The importance of a correct diagnosis
Getting the right diagnosis is crucial. Failing to get the right diagnosis may lead to inappropriate increases in the doses of corticosteroids and bronchodilators ie COPD / asthma directed therapies, which may be harmful.
The symptoms and signs of bronchiectasis are not diagnostic and may be mild in the early stages of the illness. Shortness of breath, chest discomfort, cough and sputum production are non-specific symptoms that frequently occur in asthma, bronchitis, COPD and even interstitial lung disease.
Consider bronchiectasis in a child with:
A chronic wet cough (lasting longer than six weeks)
Wheeze that does not respond to treatment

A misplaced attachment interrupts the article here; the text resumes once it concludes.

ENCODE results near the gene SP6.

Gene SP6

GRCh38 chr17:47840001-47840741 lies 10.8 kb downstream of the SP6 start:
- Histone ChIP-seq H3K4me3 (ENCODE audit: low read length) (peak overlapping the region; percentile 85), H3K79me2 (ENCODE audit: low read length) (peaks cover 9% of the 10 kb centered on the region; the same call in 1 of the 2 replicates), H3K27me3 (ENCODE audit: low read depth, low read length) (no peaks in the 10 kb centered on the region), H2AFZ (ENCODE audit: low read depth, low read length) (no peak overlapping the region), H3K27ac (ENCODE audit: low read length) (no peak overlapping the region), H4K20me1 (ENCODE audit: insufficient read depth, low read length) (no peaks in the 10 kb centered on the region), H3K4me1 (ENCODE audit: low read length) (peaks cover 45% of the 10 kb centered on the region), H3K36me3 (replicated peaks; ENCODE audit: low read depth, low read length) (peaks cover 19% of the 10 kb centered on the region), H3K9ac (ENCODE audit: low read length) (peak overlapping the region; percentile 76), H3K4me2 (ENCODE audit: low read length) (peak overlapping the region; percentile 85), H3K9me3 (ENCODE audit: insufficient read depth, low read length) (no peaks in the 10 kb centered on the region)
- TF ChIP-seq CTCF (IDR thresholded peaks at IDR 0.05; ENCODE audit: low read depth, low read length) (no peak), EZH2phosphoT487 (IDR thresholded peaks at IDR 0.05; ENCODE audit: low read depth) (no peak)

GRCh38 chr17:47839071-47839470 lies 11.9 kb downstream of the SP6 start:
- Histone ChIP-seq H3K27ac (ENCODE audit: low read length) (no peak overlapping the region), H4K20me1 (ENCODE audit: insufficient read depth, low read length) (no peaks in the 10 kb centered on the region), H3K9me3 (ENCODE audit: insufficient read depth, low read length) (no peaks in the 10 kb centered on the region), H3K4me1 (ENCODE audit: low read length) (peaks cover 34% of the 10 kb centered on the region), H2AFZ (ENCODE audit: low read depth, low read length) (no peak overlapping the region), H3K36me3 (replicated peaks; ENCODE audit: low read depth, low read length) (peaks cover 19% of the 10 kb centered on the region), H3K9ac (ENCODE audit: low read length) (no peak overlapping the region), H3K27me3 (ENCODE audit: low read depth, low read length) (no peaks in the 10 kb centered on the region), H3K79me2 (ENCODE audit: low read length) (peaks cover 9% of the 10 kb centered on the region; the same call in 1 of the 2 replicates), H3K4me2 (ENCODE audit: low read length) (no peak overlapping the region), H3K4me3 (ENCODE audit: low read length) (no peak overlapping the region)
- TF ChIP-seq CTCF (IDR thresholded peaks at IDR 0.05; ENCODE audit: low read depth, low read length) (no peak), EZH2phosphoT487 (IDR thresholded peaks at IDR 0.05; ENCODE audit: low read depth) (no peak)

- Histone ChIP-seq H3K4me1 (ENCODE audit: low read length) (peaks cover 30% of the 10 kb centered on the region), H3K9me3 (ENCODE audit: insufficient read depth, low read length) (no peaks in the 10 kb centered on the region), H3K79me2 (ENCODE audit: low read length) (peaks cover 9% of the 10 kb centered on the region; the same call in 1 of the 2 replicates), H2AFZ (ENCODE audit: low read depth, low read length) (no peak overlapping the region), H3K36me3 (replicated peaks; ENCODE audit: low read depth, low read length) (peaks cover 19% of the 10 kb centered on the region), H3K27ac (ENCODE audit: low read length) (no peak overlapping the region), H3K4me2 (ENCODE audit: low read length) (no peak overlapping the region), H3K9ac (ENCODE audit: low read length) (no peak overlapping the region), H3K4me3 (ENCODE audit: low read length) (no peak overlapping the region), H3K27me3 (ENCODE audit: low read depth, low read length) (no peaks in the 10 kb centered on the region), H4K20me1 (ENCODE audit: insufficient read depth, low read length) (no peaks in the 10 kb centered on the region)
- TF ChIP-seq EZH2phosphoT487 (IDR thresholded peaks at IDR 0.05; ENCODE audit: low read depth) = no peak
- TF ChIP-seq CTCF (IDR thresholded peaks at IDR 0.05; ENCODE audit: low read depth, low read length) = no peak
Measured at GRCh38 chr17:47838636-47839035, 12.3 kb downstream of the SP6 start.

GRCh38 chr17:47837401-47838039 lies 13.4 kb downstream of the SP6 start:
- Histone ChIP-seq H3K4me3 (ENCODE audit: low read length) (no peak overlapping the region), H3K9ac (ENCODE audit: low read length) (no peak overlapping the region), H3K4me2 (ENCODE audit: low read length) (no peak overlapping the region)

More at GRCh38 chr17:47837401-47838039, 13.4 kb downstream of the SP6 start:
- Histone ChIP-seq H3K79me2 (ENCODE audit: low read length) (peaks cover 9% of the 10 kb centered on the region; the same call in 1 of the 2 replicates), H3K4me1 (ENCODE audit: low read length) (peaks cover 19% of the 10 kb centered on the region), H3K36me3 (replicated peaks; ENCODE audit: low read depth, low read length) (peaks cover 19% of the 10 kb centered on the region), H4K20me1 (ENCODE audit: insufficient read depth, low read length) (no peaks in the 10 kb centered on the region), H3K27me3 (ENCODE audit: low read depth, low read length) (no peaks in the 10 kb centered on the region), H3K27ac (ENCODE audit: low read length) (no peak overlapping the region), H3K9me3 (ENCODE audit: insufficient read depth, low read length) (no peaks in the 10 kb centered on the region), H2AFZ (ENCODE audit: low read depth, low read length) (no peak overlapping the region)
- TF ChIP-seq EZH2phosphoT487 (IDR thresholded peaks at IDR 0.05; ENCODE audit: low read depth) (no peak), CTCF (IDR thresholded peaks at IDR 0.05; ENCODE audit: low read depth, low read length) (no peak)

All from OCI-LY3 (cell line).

Partial resolution of severe pneumonia or recurrent pneumonia
Persistent lung crackles
Persistent x-ray changes
Respiratory symptoms with structural or functional disorders of the oesophagus and upper respiratory tract
Consider bronchiectasis in an adult with:
A chronic productive cough (particularly if there is no history of smoking)
Recurrent lower respiratory tract infections (particularly with slow recovery)
Bronchiectasis should be considered in patients being treated for COPD when:
management is complicated
there is slow recovery from lower respiratory tract infections
there are frequent exacerbations
there is no history of smoking
sputum is colonised with Pseudomonas aeruginosa
Establishing the correct diagnosis should lead to a meeting with a physiotherapist and respiratory physician to establish a focused action plan including exercise, airway clearance strategies, mucolytics/mucoactives, bronchodilators and strategies for antibiotic maintenance and exacerbation management.